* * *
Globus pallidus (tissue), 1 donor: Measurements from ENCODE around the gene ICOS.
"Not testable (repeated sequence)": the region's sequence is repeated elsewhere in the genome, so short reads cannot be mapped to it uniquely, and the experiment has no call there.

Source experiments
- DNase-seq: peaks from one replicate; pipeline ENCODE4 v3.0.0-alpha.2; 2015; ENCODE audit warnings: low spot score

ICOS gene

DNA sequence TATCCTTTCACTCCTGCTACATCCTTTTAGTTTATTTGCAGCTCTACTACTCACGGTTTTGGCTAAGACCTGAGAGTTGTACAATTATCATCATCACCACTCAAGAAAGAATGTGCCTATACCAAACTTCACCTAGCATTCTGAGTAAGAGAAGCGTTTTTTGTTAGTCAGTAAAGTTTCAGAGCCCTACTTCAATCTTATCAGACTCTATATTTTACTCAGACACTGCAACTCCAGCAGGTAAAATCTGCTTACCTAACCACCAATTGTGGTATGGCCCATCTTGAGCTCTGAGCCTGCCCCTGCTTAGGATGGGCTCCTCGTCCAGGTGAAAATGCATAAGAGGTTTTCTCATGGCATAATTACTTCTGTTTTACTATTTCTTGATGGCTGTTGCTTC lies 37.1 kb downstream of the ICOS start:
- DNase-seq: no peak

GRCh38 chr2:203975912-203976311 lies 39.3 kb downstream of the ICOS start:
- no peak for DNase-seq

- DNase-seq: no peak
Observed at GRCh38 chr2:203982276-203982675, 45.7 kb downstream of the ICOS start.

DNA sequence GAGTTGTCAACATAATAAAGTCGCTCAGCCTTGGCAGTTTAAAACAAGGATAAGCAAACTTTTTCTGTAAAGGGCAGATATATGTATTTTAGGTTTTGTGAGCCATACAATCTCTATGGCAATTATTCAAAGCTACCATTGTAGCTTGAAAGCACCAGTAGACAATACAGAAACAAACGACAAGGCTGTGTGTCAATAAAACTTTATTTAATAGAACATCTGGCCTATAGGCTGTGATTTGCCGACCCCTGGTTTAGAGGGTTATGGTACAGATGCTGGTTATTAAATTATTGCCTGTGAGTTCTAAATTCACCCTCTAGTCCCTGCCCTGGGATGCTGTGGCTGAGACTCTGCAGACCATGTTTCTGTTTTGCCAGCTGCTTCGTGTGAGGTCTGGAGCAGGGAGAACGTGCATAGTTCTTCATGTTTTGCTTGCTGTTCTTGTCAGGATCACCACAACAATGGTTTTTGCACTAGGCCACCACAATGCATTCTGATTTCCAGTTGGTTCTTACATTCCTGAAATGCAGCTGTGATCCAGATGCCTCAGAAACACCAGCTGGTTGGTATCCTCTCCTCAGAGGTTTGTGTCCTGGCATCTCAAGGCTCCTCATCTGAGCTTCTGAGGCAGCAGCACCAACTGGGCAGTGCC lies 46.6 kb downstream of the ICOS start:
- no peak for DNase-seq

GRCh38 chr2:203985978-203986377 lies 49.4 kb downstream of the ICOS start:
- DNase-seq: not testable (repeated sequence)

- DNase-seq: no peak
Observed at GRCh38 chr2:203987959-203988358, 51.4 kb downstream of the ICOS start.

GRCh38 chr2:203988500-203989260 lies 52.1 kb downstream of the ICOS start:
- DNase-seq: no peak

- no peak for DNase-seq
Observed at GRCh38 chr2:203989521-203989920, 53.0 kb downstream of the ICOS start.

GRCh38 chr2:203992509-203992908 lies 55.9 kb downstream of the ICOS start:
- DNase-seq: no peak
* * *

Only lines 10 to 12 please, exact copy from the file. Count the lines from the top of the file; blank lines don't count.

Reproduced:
- DNase-seq: no peak
Observed at GRCh38 chr2:203982276-203982675, 45.7 kb downstream of the ICOS start.

DNA sequence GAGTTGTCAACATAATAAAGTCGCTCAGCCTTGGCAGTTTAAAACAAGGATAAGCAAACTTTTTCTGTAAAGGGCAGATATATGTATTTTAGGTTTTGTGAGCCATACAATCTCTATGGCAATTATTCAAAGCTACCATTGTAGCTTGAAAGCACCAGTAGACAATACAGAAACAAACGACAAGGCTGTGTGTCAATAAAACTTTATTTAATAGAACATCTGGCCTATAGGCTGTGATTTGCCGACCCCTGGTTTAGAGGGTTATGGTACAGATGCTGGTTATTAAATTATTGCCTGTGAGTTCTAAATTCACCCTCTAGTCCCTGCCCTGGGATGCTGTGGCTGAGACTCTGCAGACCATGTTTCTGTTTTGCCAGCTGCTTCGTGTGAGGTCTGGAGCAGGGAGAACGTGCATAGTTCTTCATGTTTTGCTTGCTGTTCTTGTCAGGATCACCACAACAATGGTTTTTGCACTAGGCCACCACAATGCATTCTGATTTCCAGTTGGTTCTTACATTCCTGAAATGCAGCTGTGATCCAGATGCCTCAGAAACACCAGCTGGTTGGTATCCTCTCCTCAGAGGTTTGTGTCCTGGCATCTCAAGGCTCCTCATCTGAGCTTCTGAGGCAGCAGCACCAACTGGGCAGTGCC lies 46.6 kb downstream of the ICOS start: